Clinical research trials have been the gold standard to study the safety and effectiveness of new drugs in the human beings for several decades. Even though the “Good Clinical Practice” protocols (GCP) have been refined by expert professionals with the supervision of competent, national authorities, there is still much to be done for the safety of the participants.
A November editorial in the prestigious New England Journal of Medicine discusses the tragic consequences of a phase 1 clinical trial in France that left one patient dead and three others with severe neurological damage after they were given doses of an experimental drug dubbed as BIA 10-2474. It is a fatty acid hydrolase inhibitor that targets the endo-cannabinoid system.
The question of potential risks compared to benefits of any drug must be carefully evaluated, even in Phase I where the emphasis is on its safety as it involves healthy volunteers that do not have anything to gain from its use. Other drug companies had tested that drug before and determined that there was insufficient evidence of its efficacy to warrant a costly clinical trial.
Its “first-in-human” phase I clinical trial started in January 2016 in France with eight volunteers, six of whom received 50 mg daily of BIA 10-2474 and two were given a placebo as control. Four of these volunteers were admitted to Rennes University Hospital for an acute neurological syndrome with headaches, cerebellar signs, memory loss and altered consciousness. One became brain dead, two others improved but one has residual deficits.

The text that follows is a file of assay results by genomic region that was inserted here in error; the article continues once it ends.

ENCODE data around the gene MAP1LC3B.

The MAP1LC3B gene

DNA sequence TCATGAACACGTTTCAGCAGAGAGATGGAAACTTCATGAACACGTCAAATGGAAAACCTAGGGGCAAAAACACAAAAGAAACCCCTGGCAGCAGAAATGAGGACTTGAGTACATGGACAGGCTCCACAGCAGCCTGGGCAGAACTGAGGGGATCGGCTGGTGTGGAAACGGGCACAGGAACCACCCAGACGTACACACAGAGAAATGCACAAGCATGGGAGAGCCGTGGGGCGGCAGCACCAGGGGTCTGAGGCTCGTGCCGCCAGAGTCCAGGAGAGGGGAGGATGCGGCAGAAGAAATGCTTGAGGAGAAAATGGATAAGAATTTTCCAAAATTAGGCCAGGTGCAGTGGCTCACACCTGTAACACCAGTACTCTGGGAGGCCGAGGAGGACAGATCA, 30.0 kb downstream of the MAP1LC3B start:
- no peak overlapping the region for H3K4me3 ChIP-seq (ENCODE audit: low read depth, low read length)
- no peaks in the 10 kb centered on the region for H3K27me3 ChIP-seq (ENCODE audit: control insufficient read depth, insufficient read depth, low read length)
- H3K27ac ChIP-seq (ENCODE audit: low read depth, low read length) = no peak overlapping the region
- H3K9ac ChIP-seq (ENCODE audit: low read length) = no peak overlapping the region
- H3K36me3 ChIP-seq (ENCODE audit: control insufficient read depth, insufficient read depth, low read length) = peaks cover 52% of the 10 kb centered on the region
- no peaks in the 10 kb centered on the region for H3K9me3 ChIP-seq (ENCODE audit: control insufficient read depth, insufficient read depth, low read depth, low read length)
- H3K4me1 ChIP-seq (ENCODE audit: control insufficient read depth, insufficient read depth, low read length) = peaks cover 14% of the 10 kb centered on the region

The clinical and radiological data suggested direct toxicity of the drug in an “off-target” location as increasing daily doses were used. On day five the volunteer that eventually died presented with blurred vision and gait problems; by day seven he was hypotensive and his heart rate dropped to 40/ minute. In spite of this development, the trial was not stopped immediately.
Even if they follow the protocol, investigators must have clinically-guided common sense to know when to stop a trial in spite of the potential financial losses. If this grave incident happened in a country like France, with its long civic tradition of protection of individual citizens’ rights, what can we expect in other countries with less patients’ safeguards?
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